The main issue, it seems, is the fact that the education system is changing the way it treats the students' privacy, mostly due to a rollout of low-priced Chromebooks that come with education services. Often, they are available for a reduced price or even given out for free.
"Educational technology services often collect far more information on kids than is necessary and store this information indefinitely. In fact, they tie personally identifying information, such as kids' names, birthdays, browsing history, search terms, location data, contact lists, and behavioural information,” the EFF said.
Since most of those customers are under-age school kids, it appears that Google is rather a little too interested in knowing all about them.
The EFF first complained about Google two years ago, and since then, it claims the search engine outfit has not done much to improve its antics.
Now it says that Google still hasn't shed its "bad guy" image when it comes to the data it collects on underage students.
The company continues to massively collect and store information on children without their consent or their parents'. Not even school administrators fully understand the extent of this operation.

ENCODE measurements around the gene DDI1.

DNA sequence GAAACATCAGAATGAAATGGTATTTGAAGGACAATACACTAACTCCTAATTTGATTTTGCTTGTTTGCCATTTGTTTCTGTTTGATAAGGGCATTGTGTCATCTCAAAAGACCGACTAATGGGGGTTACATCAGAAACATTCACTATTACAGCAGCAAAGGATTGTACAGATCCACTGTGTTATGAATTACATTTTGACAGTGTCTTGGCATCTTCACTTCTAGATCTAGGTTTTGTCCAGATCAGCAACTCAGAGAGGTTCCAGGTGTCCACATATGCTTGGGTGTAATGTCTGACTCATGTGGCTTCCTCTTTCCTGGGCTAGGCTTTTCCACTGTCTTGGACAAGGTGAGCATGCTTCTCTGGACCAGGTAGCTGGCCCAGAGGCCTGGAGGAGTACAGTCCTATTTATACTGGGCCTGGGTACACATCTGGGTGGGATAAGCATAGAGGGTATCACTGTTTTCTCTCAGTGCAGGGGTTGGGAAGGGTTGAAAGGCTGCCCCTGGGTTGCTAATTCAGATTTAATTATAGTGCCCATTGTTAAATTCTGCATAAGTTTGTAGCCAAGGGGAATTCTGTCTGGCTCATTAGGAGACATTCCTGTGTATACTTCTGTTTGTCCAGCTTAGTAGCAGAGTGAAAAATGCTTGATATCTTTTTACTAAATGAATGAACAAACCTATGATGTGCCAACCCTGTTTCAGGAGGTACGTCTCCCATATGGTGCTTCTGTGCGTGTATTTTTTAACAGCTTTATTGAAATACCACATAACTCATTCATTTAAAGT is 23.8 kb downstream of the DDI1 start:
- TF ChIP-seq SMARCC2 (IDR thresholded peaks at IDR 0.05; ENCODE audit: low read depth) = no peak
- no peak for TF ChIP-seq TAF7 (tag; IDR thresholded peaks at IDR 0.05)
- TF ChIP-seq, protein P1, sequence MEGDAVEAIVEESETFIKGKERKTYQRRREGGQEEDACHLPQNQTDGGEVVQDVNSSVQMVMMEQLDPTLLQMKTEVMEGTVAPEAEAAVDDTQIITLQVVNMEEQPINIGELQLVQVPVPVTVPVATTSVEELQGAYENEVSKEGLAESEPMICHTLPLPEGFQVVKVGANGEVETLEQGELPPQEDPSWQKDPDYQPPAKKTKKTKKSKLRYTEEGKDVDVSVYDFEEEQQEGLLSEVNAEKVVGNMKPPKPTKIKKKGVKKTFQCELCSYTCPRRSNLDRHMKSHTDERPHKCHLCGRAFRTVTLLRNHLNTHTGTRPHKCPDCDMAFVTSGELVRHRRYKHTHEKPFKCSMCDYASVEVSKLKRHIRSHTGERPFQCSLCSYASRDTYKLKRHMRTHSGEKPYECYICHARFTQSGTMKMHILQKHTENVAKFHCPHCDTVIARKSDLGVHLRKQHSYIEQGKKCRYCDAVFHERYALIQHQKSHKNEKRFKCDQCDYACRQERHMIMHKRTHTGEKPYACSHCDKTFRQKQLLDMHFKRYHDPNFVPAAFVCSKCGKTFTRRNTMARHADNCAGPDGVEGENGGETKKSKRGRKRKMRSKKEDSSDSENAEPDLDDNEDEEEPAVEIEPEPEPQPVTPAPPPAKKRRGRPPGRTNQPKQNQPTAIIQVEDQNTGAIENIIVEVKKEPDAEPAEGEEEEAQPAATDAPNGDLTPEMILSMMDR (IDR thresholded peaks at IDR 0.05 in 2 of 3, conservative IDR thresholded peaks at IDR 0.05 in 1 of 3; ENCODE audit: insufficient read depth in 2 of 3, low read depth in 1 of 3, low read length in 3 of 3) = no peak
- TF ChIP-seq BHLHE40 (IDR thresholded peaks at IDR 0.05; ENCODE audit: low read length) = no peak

According to the latest status report from the EFF, Google is trying to end students’ privacy without their parents notice or consent and "without a real choice to opt out".
This, they say, is done via the Chromebooks Google is selling to schools across the United States. It is a shame really because Google’s number one rival for this market is Apple.
The EFF investigated 152 ed-tech services that survey respondents reported were in use in their classrooms. The findings weren't too great, as most of these services had privacy policies lacking in encryption, data retention or data sharing rules.
One school Chromebook administrator told the EFF that they're "putting all [their] eggs in one basket that we're not in control of. We don't know where this student data is going".